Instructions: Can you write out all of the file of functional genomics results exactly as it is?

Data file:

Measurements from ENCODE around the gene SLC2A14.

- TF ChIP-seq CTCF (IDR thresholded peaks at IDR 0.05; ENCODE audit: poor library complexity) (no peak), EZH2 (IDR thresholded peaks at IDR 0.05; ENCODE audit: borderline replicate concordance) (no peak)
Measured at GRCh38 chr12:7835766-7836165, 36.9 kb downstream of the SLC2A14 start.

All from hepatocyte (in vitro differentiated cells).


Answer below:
Measurements from ENCODE around the gene SLC2A14.

- TF ChIP-seq CTCF (IDR thresholded peaks at IDR 0.05; ENCODE audit: poor library complexity) (no peak), EZH2 (IDR thresholded peaks at IDR 0.05; ENCODE audit: borderline replicate concordance) (no peak)
Measured at GRCh38 chr12:7835766-7836165, 36.9 kb downstream of the SLC2A14 start.

All from hepatocyte (in vitro differentiated cells).